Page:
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Frequently Asked Questions


How much can I make as a piano technician?

          A fully trained, fully established piano technician typically tunes between two and four pianos a day. With rates averaging between $125 and $250 nationwide, one can work five days a week, take two weeks off every year, and make between $62,500 and $250,000 a year. This does not include any repairs, pitch adjustments, additional maintenance, or restorations -- that's just tuning pianos. Those who pass the Registered Piano Technician certification offered by the Piano Technicians Guild (PTG) can make even more.


          Depending on your area and situation, it could take up to five years to become full-time. However, many students start earning income from working on pianos after just two months!

Is there still a market for piano technicians?


          Yes! The piano service industry is in desperate need of new technicians. Many piano technicians are over 60 years old, and many are planning to retire in the next five years. Older technicians are often willing to help a newbie with the hopes that they will have someone to leave their business to when they retire.


          In the meantime, there are an estimated 75 million pianos in the world, with about 20 million in the United States alone. If each piano were to be tuned only once a year and never receive any other maintenance, we would need approximately 14,000 piano technicians. There are only about 7,000 piano technicians in the USA today, with that number dropping very quickly.

What are the prerequisites for being a piano technician?

         There is no age limit for learning. We know people who started learning when they were in their teens, all the way up to people in their eighties! You will need to be able to carry your tool bag, which could be as light as five pounds. An action can weigh up to fifty pounds, but you may use an action cart to transport it if that's too heavy to carry. 


         There are piano technicians who have physical handicaps who still work on pianos. Being in a wheelchair is not a problem, nor is blindness -- though there are better ways to learn than watching an online course if you're blind.


          Other requirements include knowing how to read and write, communicate clearly, do basic high school level math, and drive to or otherwise get to appointments. Oh, and you have to know how to smile at people!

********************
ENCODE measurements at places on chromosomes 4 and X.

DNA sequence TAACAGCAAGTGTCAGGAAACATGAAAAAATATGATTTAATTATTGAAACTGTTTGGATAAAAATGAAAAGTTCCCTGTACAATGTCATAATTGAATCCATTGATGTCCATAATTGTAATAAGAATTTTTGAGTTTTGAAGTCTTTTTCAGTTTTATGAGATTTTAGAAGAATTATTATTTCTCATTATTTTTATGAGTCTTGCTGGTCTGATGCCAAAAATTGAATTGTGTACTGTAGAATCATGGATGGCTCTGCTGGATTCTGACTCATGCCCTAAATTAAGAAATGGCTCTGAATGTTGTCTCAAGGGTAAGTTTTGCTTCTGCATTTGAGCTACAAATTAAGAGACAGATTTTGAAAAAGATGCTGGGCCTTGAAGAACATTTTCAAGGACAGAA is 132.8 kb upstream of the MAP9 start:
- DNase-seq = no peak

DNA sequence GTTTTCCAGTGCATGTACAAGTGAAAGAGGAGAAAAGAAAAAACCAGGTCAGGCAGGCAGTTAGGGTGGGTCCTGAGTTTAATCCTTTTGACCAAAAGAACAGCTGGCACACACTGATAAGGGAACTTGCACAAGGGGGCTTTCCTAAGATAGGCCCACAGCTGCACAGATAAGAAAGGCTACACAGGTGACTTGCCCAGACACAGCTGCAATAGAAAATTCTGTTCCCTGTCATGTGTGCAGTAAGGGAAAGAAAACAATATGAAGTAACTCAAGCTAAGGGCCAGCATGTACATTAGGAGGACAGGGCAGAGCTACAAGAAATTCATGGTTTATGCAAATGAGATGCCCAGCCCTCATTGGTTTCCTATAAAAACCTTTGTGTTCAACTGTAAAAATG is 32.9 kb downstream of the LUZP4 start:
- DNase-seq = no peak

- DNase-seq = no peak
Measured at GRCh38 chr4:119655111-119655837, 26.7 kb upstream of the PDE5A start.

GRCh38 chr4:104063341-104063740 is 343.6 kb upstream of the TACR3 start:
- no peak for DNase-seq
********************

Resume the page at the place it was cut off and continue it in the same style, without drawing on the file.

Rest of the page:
Who do piano technicians work for?

          The vast majority of piano technicians are self-employed, mostly sole-proprietors or single member LLCs. However, there are quite a few staff positions available for piano technicians as well, mostly with other established technicians or universities and music schools.


          If you've always had the dream of being your own boss and making a lot of money by running your own successful business, we take you through every step of the process in the Business course!

Does the course include the necessary tools?

          No. However, we provide you with a list of exactly what you need, as well as industry wholesale suppliers! This will allow you to buy what you need for 50% off -- or more!


          How much do the basic tools cost? Anywhere from $400 to $3,000, depending on what you buy and what you already have. Don't worry, it is possible to break up this cost some, as you don't need everything at once. We'll go over that more in the Tools and Suppliers course.

How long does the course take to complete?

          Piano Craft Technical School is a subscription-based course. The reason for this is because different people learn at different speeds, and some already have some knowledge of piano technology. You shouldn't have to pay the same price as someone else if your situation allows you to learn a lot faster than them, or if you only need access to part of the school.

          Most students who start from scratch take between six and twelve months to fully complete every course. This includes watching every lesson, reading any additional material that goes with it, and practicing what you've learned for one to two hours a day. Lesson plans to help you stay on track are provided in the Introduction to Piano Technology course.

Do you provide hands-on training opportunities?

          Yes! Several times a year, current students will be given the opportunity to come and train in-person, either in group settings or one-on-one. More details will be given to students as the yearly schedule is established.

Will the VA pay for me to go through the school?

        Most likely. You'll need to contact the VA and make sure that they will reimburse you for the cost of the course. Once you receive confirmation, sign up for the year-long subscription. This will give you plenty of time to learn while avoiding recurring headaches by having to turn in only one receipt to the VA.

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